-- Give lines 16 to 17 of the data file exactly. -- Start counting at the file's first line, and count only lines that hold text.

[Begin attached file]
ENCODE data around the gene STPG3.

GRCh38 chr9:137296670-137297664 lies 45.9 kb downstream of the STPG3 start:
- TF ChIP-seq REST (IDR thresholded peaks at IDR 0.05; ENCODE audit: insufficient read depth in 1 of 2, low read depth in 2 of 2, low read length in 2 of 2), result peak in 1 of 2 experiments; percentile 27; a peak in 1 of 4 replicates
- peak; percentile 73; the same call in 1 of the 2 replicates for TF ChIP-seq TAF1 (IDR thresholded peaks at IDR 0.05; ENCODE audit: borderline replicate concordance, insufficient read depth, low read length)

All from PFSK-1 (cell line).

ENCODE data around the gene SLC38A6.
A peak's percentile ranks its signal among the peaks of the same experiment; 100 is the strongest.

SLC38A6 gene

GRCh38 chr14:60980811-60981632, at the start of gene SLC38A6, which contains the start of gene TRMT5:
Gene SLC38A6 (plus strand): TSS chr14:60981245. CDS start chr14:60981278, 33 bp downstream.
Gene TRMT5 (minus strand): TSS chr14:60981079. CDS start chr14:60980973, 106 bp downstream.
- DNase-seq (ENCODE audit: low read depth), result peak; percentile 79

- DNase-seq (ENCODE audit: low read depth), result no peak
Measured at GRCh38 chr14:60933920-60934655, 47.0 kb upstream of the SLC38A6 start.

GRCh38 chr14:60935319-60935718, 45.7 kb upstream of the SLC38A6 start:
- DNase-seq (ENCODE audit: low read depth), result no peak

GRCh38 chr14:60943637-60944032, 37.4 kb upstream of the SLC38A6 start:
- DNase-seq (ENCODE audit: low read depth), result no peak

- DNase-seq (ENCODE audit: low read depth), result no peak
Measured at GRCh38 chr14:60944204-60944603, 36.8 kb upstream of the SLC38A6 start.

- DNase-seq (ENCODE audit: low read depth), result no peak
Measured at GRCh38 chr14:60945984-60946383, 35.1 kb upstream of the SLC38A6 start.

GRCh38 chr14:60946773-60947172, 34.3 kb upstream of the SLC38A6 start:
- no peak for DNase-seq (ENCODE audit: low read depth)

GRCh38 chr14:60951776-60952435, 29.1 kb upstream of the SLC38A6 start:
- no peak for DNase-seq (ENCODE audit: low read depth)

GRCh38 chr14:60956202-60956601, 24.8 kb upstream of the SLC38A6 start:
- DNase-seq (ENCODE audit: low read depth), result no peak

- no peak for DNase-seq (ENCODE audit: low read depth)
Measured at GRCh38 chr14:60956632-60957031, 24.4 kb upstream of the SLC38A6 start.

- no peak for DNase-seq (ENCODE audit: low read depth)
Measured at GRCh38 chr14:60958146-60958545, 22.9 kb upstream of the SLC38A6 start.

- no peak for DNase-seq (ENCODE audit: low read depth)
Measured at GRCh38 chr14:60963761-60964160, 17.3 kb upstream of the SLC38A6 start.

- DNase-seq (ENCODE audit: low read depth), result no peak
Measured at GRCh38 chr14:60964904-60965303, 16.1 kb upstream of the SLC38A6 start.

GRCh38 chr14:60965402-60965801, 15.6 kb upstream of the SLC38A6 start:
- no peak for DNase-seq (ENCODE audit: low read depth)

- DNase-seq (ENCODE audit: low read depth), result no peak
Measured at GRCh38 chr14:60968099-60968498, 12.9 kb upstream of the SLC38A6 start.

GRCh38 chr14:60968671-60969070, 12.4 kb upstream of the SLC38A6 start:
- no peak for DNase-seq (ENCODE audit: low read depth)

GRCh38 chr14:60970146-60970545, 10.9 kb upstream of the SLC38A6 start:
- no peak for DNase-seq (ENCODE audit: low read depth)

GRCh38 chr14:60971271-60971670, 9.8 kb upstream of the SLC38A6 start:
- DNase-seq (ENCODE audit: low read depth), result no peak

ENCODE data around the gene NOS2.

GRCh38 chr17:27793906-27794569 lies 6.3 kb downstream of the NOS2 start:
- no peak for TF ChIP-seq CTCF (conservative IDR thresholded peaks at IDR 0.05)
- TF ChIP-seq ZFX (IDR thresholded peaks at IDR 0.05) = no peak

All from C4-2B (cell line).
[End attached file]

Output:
- DNase-seq (ENCODE audit: low read depth), result no peak

GRCh38 chr14:60943637-60944032, 37.4 kb upstream of the SLC38A6 start: